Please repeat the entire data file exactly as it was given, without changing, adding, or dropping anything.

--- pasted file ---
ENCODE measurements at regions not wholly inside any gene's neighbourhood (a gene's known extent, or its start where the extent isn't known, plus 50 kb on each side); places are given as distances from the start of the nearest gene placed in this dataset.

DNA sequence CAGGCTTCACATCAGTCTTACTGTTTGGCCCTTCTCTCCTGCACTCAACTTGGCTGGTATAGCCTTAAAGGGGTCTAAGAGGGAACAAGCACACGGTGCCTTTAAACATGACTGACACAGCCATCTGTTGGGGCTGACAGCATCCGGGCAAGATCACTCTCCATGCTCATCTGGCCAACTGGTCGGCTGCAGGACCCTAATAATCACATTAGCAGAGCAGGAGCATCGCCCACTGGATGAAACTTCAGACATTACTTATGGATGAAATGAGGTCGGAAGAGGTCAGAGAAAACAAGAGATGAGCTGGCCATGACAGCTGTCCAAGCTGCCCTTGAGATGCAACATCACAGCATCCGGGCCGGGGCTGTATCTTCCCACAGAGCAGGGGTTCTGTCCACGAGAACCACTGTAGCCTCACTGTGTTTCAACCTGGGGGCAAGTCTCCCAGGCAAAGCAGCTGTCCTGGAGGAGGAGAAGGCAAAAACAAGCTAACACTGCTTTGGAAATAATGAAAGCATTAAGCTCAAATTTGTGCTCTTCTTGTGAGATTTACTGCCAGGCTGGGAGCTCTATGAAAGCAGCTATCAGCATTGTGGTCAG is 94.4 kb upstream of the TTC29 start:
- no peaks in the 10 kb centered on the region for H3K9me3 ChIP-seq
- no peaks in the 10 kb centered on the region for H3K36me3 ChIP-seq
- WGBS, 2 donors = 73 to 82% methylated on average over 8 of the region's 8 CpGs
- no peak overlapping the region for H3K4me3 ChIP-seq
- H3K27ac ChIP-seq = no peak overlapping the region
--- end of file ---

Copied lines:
ENCODE measurements at regions not wholly inside any gene's neighbourhood (a gene's known extent, or its start where the extent isn't known, plus 50 kb on each side); places are given as distances from the start of the nearest gene placed in this dataset.

DNA sequence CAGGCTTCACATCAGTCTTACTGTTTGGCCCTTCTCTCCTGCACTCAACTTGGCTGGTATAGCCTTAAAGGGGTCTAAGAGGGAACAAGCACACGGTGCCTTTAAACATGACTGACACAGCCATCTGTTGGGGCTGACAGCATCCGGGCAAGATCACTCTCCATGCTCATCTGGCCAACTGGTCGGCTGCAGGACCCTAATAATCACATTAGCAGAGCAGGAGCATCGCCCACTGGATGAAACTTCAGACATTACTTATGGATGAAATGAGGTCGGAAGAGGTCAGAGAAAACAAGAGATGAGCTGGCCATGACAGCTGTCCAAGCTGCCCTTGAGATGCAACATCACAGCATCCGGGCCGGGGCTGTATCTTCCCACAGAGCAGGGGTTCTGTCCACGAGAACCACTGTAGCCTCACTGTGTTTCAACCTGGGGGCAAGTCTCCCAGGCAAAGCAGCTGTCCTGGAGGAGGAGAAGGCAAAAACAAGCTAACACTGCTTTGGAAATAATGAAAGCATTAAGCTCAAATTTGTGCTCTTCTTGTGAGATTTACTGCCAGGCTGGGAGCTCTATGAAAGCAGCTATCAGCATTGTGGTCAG is 94.4 kb upstream of the TTC29 start:
- no peaks in the 10 kb centered on the region for H3K9me3 ChIP-seq
- no peaks in the 10 kb centered on the region for H3K36me3 ChIP-seq
- WGBS, 2 donors = 73 to 82% methylated on average over 8 of the region's 8 CpGs
- no peak overlapping the region for H3K4me3 ChIP-seq
- H3K27ac ChIP-seq = no peak overlapping the region